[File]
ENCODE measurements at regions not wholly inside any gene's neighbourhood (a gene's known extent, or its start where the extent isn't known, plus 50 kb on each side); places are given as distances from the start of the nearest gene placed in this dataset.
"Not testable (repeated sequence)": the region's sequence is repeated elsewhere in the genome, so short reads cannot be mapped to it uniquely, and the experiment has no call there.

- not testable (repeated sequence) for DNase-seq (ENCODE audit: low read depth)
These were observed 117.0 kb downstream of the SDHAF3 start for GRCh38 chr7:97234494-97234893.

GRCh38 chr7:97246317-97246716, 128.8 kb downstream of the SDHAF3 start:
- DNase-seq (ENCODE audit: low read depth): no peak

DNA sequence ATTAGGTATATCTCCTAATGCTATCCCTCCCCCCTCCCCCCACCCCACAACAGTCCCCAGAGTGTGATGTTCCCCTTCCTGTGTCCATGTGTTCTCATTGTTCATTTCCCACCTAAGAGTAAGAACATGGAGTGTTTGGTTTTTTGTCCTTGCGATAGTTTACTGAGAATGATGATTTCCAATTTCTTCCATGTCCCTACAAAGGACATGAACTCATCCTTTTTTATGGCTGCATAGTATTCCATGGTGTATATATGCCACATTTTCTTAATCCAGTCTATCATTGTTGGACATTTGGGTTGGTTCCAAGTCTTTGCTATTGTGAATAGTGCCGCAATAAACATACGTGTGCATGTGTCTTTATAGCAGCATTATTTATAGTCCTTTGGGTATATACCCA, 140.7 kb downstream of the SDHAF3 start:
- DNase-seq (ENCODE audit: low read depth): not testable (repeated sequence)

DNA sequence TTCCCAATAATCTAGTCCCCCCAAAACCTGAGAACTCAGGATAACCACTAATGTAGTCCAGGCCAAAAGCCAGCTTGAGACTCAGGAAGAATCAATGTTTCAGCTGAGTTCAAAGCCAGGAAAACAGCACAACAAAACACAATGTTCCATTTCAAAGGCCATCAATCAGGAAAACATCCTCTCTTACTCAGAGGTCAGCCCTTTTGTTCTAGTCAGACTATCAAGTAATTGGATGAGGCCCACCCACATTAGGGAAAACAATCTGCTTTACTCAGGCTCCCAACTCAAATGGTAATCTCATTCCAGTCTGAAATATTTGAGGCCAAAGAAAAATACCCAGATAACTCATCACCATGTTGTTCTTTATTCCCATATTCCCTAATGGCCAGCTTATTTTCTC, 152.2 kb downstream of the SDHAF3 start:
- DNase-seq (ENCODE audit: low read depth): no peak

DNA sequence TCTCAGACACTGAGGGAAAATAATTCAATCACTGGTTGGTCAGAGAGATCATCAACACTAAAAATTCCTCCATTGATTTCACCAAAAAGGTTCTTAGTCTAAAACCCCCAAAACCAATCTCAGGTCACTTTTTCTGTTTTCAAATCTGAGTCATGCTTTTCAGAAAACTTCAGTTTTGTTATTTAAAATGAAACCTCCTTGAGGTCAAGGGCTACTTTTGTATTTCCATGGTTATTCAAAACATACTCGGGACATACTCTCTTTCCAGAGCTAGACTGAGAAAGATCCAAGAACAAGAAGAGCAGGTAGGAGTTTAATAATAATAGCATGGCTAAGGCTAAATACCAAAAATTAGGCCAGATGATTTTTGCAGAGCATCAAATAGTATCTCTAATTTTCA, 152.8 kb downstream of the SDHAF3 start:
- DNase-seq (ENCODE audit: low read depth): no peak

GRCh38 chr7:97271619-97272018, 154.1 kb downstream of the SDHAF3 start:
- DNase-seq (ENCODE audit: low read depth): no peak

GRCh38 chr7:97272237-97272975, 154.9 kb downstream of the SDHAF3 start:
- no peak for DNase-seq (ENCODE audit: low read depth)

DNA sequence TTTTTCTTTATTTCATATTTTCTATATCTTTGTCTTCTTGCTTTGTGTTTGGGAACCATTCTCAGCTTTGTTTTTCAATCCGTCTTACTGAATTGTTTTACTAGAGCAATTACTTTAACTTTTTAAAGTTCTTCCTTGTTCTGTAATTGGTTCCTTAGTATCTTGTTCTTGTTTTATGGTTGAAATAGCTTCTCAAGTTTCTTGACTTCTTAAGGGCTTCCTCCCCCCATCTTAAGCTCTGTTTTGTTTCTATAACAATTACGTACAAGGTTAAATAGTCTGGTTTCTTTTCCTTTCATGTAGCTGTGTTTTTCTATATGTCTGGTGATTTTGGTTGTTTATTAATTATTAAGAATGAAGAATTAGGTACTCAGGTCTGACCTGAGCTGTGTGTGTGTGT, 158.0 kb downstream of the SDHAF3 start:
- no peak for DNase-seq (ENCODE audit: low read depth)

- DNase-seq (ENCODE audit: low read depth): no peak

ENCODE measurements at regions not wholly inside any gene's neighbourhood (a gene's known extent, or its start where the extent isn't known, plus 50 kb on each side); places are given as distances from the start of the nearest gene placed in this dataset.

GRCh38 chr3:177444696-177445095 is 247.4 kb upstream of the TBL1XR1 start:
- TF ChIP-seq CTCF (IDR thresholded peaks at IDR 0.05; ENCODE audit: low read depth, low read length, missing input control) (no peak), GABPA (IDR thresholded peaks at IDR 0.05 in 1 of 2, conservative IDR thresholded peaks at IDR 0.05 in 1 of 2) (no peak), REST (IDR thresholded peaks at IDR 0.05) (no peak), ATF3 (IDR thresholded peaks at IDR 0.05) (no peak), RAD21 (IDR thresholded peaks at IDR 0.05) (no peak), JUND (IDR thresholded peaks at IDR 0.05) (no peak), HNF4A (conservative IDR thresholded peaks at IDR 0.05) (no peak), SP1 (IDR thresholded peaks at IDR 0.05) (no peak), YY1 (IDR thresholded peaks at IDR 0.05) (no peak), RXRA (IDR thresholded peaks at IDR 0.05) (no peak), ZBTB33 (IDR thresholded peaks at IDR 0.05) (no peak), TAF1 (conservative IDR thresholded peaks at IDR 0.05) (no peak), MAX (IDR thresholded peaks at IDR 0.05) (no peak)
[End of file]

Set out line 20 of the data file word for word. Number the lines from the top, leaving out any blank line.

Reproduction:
ENCODE measurements at regions not wholly inside any gene's neighbourhood (a gene's known extent, or its start where the extent isn't known, plus 50 kb on each side); places are given as distances from the start of the nearest gene placed in this dataset.